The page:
Does it sound like that teacher is helping that child? Or does it sound like that teacher may be increasing that child’s risk of drowning?
An infant swim teacher needs to constantly keep a balance between over familiarity of water, and respect of water.
A child must respect water enough to know the consequence of just jumping off the step, or letting go of the side. BUT, they need to learn this respect WITHOUT being traumatized. A child should never be forced to submerge.
b) A safe and hygienic environment, with possible risks identified
There is NO regulation as to water purity and hygiene at swimming schools throughout South Africa.
So, if your child is in a pool where common waterborne germs are present, their swimming lessons may be at the expense of their health. Toddlers may not cope with waterborne germs as well as older children do.
Infants under 6 months of age should not be exposed to public swimming pools at all. This is because their immune systems are too immature.
Before 6 months, you can do things in the bath, or in your home pool. In fact. in utero, babies are in amniotic fluid, so the sooner you re-introduce your child to water after birth, the more harmonious the transition from the natural environment to the aquatic environment. BUT, parents need to know how to go about playing in a swim-directed manner. Non-directed play. E.g.. Putting your child in water wings, or holding them too far out of the water where they cannot feel their buoyancy, can be counter productive to later swimming lessons.
HYPONATREMIA and HYPOTHERMIA are risks you also need to know about.
Hyponatremia is a potentially fatal condition and comes from swallowing a large quantity of water in a relatively short period of time.
Diluted blood passes into the brain cells and can result in swelling of brain tissue.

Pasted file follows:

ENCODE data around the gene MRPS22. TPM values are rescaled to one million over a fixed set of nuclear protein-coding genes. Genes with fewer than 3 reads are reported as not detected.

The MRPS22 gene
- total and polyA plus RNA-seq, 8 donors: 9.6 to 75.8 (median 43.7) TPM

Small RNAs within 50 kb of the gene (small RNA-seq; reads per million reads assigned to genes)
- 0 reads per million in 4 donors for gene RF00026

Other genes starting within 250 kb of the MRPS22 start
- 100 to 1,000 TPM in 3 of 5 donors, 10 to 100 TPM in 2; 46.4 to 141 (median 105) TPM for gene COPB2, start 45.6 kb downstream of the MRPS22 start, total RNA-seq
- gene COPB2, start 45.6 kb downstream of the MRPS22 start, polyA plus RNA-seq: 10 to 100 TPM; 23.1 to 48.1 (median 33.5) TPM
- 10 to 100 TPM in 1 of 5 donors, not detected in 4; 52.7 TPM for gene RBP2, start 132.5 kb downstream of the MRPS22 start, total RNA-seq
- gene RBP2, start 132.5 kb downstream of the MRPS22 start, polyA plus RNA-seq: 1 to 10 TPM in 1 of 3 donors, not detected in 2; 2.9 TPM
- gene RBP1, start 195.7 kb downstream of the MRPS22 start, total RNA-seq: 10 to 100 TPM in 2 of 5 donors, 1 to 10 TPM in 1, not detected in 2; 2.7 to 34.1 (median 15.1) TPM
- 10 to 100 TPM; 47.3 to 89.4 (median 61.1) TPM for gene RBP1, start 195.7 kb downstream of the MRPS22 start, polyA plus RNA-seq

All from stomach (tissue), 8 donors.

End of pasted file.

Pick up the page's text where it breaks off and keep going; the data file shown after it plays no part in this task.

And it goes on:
This can cause seizures.
How do we avoid hyponatremia? … children need to be taught mouth control before they can initiate their own submersions. Excessive submersions should always be avoided.
Hypothermia is more common in infants, than in adults. Infants lose body heat much faster, because they have a larger body area in relation to their body volume. They lose most of their heat from their heads. An infant’s immune system is compromised even when an infant is only mildly hypothermic.
How do we avoid hypothermia? … the water temperature needs to be 32 degrees Celsius. Use hooded towels to cover their heads when you take them out of water.
c) Size of the class
Toddlers learn best in a group. It is more fun and relaxing for them to be in a group.
A parent or trusted adult must accompany them in the water. Developmentally, they are not ready to be separated from their parents. Learning to swim always holds some element of anxiety, and to separate infants from their parents, when they are anxious, will just add insult to injury. Besides, an anxious child cannot learn.
The teacher needs to always have control of the class, and needs to always be able to see what everyone is doing. The class, therefore, cannot be too big.
The ideal class size will be 4 to 6 parent – tot pairs.
d) What can be expected
Swimming lessons should always be enjoyable. Young children should learn in a play-directed manner, and should never be under pressure to attain a certain level in a set time. If the pace is too fast, the child will not want to come back for more.
Activities should be age-appropriate, allowing your child to progress through their developmental stages.
Babies that have had regular lessons can float on their backs at about 7 months of age.
By the time they are mobile, they are potentially able to flip onto their backs and stay afloat until picked up, should they have tumbled into the water.
They can master submerged swimming and turning on their backs to breathe any time from about 14 to 15 months of age.
They are capable of getting around in a doggy paddle from about 16 months of age.
Please note: There is no such thing as drown proofing. In fact, ‘drown proofing’ usually refers to the traumatic forced submersion techniques that were / are still used.
Even if your child is considered ‘water safe’, they must always be supervised. This supervision must be what we call ‘touch-type’. I.e.. An adult must always be within an arms reach of a child.